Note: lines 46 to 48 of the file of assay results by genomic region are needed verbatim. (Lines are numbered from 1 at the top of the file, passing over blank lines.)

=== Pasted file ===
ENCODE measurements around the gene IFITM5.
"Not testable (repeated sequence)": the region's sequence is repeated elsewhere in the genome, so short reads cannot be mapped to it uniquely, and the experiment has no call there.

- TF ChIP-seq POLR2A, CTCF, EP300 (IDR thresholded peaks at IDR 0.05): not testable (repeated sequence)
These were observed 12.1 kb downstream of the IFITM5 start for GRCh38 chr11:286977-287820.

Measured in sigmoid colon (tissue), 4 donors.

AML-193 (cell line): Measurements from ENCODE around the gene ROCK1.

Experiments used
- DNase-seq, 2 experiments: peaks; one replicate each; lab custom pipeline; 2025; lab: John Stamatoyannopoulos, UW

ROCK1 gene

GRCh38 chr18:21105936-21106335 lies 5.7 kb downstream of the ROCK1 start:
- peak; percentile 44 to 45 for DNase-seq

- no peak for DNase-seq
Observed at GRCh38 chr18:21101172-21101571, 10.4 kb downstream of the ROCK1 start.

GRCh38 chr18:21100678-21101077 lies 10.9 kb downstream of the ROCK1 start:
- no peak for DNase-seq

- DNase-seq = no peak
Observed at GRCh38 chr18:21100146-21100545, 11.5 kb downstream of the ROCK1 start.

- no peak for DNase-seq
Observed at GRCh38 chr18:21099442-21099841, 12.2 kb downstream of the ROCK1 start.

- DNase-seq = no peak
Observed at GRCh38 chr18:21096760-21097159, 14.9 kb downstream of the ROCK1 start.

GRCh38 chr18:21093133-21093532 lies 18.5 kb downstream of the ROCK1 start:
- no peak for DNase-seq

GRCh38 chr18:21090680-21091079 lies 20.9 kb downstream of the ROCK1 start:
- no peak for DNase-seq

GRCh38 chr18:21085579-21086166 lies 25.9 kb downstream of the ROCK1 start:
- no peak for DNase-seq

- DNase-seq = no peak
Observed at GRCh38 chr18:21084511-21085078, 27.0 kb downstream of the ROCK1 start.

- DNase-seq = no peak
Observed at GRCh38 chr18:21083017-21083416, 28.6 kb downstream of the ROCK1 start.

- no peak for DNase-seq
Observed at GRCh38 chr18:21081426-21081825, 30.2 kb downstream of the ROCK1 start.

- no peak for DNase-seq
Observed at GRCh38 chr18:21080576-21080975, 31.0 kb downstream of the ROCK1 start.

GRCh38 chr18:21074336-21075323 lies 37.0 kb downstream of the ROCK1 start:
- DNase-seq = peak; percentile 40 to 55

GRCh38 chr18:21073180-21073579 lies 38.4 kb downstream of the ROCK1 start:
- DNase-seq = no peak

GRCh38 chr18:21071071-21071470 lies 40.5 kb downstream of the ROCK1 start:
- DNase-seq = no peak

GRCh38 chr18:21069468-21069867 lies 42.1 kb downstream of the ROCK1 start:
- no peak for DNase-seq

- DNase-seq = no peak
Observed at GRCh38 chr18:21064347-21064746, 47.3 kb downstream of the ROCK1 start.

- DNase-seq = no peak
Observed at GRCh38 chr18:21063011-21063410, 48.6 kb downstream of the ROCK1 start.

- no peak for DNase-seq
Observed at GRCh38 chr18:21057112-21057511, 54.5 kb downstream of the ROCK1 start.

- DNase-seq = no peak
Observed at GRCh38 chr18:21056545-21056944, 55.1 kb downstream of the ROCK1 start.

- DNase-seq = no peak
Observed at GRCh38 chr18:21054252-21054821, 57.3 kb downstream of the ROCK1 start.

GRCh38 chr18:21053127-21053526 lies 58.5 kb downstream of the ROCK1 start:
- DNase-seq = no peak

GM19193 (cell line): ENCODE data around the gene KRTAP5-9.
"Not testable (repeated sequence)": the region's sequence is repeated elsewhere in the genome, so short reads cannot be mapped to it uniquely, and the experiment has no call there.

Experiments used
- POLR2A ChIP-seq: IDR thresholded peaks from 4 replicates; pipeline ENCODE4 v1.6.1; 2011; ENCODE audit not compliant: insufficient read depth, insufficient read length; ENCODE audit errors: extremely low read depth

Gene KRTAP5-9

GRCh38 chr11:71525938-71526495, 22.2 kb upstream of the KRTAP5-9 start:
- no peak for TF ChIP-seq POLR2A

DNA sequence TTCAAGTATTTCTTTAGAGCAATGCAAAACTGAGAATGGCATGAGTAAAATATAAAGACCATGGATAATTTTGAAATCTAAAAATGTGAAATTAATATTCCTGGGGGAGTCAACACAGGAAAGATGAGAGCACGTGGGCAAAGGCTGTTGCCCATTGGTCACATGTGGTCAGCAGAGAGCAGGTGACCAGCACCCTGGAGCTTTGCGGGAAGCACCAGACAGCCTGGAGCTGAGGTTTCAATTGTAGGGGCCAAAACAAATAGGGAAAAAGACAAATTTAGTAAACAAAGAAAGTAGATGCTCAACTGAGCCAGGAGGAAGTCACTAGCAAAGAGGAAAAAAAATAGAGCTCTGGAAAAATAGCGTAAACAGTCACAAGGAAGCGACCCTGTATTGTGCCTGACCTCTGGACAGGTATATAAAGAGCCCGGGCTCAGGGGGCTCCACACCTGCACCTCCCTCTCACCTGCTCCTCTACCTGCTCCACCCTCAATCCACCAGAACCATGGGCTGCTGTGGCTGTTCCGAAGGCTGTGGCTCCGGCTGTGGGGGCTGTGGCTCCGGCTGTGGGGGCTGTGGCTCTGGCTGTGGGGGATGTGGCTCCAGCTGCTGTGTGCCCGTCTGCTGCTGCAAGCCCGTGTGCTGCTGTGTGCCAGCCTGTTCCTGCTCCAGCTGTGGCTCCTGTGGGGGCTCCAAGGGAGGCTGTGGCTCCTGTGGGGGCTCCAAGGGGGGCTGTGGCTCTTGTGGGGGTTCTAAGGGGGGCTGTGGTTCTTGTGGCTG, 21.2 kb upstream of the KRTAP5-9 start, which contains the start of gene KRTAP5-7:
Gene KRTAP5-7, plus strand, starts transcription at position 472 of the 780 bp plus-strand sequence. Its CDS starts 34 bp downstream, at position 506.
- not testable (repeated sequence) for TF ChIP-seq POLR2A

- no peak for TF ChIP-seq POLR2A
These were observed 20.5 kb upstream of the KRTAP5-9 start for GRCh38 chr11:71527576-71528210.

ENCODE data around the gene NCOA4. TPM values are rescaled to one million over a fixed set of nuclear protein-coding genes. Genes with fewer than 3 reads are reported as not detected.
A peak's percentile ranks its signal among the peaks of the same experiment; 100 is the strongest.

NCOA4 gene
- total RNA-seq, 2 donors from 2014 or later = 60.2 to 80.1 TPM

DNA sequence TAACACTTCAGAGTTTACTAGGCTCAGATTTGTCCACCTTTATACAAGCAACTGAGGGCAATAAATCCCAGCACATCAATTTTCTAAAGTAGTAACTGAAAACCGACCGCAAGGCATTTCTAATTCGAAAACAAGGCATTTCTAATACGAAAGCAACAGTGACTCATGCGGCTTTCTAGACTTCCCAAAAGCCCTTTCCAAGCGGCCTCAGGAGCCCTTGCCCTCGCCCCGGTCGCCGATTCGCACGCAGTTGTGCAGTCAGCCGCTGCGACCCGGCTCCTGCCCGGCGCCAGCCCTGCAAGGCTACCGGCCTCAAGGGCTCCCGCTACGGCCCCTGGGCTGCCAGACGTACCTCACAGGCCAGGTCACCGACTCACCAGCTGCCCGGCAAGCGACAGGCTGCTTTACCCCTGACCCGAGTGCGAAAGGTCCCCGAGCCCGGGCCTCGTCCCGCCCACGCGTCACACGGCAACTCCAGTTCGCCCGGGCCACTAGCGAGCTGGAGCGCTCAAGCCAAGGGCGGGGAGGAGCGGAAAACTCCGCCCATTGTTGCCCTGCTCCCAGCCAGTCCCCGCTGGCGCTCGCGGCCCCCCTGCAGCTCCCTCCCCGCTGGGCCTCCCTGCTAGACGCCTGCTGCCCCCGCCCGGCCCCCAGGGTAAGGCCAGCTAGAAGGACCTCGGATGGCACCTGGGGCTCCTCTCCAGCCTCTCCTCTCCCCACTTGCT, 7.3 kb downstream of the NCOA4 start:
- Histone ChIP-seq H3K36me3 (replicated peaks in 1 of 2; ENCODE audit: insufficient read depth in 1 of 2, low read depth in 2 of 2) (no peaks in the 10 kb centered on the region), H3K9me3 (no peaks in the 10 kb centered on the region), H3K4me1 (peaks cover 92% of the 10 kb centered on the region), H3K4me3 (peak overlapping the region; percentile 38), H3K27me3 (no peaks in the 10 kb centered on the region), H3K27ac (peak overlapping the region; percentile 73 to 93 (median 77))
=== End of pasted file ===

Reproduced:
- DNase-seq = no peak
Observed at GRCh38 chr18:21063011-21063410, 48.6 kb downstream of the ROCK1 start.

- no peak for DNase-seq